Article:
Learning Curve…

CSS Selectors

Posted on: December 20, 2010

The Universal Selector

The Universal selector, indicated by an asterisk (*), applies to all elements in your page. The

Universal selector can be used to set global settings like a font family. The following rule set changes the font for all elements in your page to Arial:

*

{

font-family: Arial;

}

The Type Selector

The Type selector enables you to point to an HTML element of a specific type. With a Type selector, all HTML elements of that type will be styled accordingly.

h1

{

color: Green;

}

This Type selector now applies to all <h1> elements in your code and gives them a green color. Type selectors are not case sensitive, so you can use both h1 and H1 to refer to the same heading.

The ID Selector

The ID selector is always prefixed by a hash symbol (#) and enables you to refer to a single element in the page. Within an HTML or ASPX page, you can give an element a unique ID using the id attribute. With the ID selector, you can change the behavior for that single element, like this:

#IntroText

{

font-style: italic;

}

Because you can reuse this ID across multiple pages in your site (it only has to be unique within a single page), you can use this rule to quickly change the appearance of an element that you use once per page, but more than once in your site, for example with the following HTML code:

<p id=”IntroText”>I am italic because I have the right ID.</p>

<p id=”BodyText”>I am NOT italic because I have a different ID.</p>

In this example, the #IntroText selector changes the font of the first paragraph — which has the

Matching id attribute — but leaves the other paragraph unmodified. ID selectors are case sensitive,so make sure that the id attribute and the selector always use the same casing.

The Class Selector

The Class selector enables you to style multiple HTML elements through the class attribute. This

is handy when you want to give the same type of formatting to a number of unrelated HTML

Designing Your Web Pages elements. The following rule changes the text to red and bold for all HTML elements that have their class attributes set to Highlight:

.Highlight

{

font-weight: bold;

color: Red;

}

The following code snippet uses the Highlight class to make the contents of a <span> element and a link (<a>) appear with a bold typeface:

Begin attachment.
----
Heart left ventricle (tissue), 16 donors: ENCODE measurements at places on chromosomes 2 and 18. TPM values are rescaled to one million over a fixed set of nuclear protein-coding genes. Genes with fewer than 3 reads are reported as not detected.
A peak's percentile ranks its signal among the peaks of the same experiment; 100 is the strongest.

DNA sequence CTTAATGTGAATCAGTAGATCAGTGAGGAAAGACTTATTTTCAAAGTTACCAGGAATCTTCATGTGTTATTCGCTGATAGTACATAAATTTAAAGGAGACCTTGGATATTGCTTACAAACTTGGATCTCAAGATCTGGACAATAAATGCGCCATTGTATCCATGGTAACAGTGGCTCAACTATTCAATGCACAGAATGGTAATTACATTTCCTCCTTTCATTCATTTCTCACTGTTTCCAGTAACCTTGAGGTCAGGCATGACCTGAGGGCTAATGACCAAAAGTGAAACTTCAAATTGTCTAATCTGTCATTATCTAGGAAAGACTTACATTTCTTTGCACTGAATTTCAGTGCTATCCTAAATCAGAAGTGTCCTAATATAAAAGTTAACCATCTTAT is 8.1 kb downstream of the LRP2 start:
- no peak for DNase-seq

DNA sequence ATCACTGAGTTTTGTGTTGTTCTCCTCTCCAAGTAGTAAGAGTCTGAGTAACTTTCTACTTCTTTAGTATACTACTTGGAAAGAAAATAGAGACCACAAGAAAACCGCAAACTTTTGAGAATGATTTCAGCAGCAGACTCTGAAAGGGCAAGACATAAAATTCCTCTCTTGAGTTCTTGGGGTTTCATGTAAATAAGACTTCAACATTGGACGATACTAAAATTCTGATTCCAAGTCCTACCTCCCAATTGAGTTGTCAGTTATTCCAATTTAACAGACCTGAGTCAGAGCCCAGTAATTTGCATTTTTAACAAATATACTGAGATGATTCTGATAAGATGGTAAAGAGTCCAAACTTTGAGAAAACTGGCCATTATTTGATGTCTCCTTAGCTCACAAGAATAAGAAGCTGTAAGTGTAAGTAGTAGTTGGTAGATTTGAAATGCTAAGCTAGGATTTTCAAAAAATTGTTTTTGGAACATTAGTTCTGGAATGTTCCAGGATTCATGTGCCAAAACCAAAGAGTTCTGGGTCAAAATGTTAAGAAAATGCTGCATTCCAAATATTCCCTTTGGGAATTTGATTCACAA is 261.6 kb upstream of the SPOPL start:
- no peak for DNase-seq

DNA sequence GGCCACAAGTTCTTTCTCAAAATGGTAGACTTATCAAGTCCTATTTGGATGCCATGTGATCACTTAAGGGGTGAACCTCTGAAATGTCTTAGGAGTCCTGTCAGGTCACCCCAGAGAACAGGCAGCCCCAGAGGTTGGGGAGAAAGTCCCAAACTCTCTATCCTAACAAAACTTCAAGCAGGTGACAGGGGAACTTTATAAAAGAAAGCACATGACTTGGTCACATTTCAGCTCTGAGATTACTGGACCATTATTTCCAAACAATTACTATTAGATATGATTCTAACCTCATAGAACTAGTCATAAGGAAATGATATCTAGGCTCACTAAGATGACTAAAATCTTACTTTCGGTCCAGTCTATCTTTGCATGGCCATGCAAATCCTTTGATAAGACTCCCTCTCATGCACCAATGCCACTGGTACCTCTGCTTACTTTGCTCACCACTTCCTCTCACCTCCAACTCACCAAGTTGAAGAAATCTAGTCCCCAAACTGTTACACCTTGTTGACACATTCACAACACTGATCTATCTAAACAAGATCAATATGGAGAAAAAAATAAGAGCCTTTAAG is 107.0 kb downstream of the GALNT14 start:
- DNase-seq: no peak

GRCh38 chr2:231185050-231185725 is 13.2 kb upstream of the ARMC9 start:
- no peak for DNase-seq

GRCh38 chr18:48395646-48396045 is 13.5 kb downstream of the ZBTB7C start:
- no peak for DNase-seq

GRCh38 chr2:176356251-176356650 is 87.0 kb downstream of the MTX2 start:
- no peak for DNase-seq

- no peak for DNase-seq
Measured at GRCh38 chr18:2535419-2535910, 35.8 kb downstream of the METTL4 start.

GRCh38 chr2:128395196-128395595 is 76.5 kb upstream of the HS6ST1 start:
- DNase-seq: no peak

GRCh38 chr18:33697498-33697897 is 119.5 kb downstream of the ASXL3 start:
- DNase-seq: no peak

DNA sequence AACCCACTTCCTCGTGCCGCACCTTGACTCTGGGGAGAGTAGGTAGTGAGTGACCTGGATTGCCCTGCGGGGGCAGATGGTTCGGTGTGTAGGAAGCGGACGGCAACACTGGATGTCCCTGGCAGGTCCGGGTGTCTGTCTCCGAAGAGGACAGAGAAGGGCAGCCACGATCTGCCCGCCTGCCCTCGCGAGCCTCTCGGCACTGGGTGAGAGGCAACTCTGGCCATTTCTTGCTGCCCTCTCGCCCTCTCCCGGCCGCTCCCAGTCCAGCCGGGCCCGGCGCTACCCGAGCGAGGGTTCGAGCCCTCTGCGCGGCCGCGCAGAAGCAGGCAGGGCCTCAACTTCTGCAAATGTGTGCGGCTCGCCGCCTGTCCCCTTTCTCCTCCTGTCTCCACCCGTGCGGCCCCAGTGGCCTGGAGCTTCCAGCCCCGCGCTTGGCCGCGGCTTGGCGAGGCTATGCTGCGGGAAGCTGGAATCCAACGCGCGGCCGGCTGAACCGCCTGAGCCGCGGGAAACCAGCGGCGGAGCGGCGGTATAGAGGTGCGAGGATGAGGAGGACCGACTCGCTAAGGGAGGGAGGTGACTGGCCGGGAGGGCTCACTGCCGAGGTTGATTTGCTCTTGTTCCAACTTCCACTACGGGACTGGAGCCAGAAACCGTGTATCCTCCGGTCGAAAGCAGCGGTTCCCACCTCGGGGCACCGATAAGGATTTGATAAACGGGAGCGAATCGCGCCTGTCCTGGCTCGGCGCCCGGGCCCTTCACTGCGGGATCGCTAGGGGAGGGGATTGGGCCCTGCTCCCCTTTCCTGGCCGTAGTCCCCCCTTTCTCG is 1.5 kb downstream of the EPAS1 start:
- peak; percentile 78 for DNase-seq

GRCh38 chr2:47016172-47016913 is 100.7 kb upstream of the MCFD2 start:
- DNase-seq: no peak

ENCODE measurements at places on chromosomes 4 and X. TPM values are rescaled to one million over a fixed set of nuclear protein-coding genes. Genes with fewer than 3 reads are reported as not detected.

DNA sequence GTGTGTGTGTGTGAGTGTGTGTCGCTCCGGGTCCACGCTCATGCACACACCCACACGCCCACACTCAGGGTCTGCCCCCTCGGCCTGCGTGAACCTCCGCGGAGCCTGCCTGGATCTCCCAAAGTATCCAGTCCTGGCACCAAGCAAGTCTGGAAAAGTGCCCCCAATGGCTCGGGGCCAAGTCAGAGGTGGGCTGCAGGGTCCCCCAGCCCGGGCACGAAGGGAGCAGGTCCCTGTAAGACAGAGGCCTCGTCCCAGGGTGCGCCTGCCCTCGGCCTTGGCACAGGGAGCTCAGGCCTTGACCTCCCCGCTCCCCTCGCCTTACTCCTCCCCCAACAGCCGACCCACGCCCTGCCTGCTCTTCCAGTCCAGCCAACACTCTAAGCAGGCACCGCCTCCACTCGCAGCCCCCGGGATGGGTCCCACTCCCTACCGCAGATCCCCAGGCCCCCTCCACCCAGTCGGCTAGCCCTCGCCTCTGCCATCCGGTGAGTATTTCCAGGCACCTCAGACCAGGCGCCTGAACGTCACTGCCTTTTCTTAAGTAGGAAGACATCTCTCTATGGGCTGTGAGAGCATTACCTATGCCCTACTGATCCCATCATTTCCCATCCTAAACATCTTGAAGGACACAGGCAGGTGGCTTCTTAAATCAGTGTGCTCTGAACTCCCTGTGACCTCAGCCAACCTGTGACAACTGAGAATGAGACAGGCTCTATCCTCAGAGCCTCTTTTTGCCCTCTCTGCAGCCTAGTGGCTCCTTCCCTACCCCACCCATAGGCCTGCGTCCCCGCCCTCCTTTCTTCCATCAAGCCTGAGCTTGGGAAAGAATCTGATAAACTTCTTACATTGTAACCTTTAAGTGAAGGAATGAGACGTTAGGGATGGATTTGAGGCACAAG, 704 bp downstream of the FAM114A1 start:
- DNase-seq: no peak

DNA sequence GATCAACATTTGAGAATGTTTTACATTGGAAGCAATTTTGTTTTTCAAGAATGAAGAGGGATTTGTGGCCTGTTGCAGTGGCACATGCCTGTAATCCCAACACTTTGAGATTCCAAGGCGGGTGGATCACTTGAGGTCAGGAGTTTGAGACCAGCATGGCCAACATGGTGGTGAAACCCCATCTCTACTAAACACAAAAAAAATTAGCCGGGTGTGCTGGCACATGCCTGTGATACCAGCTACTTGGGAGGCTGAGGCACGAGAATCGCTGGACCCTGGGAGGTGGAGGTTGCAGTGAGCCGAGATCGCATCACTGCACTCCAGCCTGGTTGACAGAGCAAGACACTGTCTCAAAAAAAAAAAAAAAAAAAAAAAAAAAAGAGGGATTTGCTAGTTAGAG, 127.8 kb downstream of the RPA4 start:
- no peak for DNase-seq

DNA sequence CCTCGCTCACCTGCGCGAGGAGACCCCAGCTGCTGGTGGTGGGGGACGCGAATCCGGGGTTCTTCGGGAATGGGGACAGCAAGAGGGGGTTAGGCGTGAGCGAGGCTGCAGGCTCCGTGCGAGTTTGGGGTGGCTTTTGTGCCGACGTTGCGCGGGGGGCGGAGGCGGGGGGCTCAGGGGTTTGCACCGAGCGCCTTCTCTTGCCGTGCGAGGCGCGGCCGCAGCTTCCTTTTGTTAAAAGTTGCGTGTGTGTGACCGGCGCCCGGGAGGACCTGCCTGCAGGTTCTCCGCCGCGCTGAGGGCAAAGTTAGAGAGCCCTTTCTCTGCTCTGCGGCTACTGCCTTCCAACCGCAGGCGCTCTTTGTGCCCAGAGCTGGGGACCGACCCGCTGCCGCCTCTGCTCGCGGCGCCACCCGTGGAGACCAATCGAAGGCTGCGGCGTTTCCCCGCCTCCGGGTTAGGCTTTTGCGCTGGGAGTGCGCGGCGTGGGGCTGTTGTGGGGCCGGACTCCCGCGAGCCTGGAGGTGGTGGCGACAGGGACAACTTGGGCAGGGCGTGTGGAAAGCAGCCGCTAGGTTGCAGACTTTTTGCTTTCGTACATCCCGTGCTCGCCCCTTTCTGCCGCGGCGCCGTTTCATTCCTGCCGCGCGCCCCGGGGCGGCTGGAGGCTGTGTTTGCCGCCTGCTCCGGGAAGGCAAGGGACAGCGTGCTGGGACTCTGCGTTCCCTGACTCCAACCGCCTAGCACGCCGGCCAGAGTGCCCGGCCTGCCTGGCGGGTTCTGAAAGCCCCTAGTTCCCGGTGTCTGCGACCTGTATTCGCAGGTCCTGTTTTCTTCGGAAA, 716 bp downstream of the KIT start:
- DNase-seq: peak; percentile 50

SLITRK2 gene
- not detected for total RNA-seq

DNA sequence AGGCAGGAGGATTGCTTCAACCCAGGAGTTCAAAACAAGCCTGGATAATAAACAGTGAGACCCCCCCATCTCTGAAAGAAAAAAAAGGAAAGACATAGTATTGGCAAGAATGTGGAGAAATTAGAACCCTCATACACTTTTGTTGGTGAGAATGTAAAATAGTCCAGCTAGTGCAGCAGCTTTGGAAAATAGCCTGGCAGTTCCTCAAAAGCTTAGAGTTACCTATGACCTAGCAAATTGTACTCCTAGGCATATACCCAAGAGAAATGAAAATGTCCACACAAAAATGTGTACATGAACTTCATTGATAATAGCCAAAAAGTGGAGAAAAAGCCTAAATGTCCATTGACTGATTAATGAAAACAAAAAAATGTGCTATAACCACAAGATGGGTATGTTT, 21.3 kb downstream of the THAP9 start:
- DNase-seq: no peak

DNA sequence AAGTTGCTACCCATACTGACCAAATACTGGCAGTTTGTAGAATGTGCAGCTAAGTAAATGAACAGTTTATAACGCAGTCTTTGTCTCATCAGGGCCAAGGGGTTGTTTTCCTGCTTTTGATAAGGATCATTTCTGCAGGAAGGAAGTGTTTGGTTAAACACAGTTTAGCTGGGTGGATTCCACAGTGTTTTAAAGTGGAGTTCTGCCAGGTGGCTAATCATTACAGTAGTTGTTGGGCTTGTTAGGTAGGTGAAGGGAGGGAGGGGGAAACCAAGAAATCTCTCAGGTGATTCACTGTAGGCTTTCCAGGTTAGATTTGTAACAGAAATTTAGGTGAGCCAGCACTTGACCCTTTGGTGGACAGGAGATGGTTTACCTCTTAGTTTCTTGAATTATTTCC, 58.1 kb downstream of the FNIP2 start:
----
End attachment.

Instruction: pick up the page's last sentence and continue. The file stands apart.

This is normal text but <span class=”Highlight”>this is Red and Bold.</span>

This is also normal text but <a href=”CssDemo.aspx” class=”Highlight”>this link is Red and Bold as well. </a>

Notice that the selector uses a period in its name, but you don’t use this period when referring to the selector in the class attribute. The class attribute is very useful because it enables you to reuse a piece of CSS for many different purposes, regardless of the HTML element that uses the class.

Grouping and Combining Selectors

CSS also enables you to group multiple selectors by separating them with a comma. This is handy if you want to apply the same styles to different elements. The following rule turns all headings in the page to red:

h1, h2, h3, h4, h5, h6

{

color: Red;

}

Moreover, with CSS you can also combine selectors, enabling you to hierarchically point to a specific element in a page. You can do this by separating the selectors with a space. The following example targets all <p> elements that fall within an element with an id of MainContent, leaving all other paragraphs unmodified.

#MainContent p

{

font-size: 18px;

}

Note that combining is very different from grouping. Grouping is just a shortcut to avoid typing the same declarations over and over again, whereas combining enables you to target specific elements in your document.

With combining, you’re not limited to ID and Type selectors; you can also use it with the other

selectors, as is demonstrated with the following example:

#MainContent p.Attention

{

font-weight: bold;

}

This rule changes all paragraphs with the class Attention within the element with its id set to

MainContent and leaves all others untouched. The following HTML snippet uses this rule to show the effect:

<div id=”MainContent”>

<p class=”Attention”>My class is Attention, so my text is bold.</p>

<p>My text is not bold, as it lacks the Attention class.</p>

</div>

<p class=”Attention”>I am NOT bold because I don’t fall within MainContent.</p>

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